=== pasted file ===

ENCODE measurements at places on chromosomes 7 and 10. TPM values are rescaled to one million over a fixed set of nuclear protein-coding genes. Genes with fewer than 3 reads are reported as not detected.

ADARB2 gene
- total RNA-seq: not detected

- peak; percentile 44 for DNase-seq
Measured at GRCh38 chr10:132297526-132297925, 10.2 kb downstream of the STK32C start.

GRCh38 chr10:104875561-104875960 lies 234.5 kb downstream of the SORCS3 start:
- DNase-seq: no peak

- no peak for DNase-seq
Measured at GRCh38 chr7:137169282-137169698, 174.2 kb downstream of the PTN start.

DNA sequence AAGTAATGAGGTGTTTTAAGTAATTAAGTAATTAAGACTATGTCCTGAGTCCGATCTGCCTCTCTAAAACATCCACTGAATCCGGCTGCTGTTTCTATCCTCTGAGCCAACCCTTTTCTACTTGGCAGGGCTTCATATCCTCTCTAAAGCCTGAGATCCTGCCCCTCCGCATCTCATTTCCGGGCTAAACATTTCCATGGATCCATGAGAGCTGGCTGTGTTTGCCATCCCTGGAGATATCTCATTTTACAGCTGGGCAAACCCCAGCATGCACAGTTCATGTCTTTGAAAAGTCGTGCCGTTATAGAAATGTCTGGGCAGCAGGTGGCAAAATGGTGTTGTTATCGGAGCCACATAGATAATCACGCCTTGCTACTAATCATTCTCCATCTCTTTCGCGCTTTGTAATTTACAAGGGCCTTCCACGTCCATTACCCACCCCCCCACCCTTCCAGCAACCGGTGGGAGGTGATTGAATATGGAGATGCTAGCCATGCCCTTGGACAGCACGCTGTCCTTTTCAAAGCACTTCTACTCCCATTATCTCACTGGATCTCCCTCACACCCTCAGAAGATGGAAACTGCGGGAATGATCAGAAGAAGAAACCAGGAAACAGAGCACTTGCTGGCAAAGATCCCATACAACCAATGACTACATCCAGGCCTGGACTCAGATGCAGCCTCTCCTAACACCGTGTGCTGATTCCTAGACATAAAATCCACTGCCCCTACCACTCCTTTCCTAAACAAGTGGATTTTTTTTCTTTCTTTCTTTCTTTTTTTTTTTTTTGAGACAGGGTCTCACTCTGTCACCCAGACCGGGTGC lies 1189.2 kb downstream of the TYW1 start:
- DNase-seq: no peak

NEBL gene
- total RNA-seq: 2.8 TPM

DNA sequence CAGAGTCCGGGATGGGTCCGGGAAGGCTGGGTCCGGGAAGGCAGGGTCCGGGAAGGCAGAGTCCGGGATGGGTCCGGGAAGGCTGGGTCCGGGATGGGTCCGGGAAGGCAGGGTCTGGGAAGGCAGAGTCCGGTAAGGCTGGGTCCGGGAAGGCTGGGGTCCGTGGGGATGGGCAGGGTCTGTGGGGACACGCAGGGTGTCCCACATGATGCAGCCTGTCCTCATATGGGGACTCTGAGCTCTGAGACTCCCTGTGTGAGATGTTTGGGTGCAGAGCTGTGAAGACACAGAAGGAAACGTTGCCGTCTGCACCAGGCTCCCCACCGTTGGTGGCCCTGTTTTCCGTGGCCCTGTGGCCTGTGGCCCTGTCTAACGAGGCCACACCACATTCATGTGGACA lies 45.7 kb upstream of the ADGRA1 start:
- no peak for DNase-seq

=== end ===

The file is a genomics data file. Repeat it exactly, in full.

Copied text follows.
ENCODE measurements at places on chromosomes 7 and 10. TPM values are rescaled to one million over a fixed set of nuclear protein-coding genes. Genes with fewer than 3 reads are reported as not detected.

ADARB2 gene
- total RNA-seq: not detected

- peak; percentile 44 for DNase-seq
Measured at GRCh38 chr10:132297526-132297925, 10.2 kb downstream of the STK32C start.

GRCh38 chr10:104875561-104875960 lies 234.5 kb downstream of the SORCS3 start:
- DNase-seq: no peak

- no peak for DNase-seq
Measured at GRCh38 chr7:137169282-137169698, 174.2 kb downstream of the PTN start.

DNA sequence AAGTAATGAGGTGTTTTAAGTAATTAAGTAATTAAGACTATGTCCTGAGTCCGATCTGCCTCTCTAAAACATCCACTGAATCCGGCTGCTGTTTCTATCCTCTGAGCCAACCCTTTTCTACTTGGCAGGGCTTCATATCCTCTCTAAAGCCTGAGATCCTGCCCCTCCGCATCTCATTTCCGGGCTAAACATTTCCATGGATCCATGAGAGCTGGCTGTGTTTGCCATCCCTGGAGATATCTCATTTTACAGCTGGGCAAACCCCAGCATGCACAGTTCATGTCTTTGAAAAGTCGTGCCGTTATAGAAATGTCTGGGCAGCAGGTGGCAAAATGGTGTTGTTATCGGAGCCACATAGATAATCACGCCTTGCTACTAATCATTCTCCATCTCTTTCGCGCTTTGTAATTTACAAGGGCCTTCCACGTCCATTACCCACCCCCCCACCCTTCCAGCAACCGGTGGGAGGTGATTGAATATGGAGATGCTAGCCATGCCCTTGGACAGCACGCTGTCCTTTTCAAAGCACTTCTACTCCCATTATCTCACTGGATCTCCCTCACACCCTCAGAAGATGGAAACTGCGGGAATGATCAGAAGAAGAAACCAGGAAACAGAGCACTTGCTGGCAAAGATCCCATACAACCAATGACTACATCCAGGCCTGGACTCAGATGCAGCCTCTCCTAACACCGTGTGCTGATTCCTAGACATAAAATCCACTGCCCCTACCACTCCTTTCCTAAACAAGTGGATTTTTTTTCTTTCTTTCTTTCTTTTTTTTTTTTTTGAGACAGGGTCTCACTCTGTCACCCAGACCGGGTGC lies 1189.2 kb downstream of the TYW1 start:
- DNase-seq: no peak

NEBL gene
- total RNA-seq: 2.8 TPM

DNA sequence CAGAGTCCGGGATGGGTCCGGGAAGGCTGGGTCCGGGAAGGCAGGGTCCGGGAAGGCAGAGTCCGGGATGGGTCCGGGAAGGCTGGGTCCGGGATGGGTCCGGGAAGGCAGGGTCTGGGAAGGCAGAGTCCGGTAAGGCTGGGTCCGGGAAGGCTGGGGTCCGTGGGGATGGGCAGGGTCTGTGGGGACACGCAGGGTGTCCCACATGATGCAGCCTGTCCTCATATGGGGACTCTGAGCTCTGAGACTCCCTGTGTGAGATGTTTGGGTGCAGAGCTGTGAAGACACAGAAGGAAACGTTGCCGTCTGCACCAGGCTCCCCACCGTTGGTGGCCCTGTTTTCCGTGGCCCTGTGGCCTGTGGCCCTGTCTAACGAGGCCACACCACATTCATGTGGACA lies 45.7 kb upstream of the ADGRA1 start:
- no peak for DNase-seq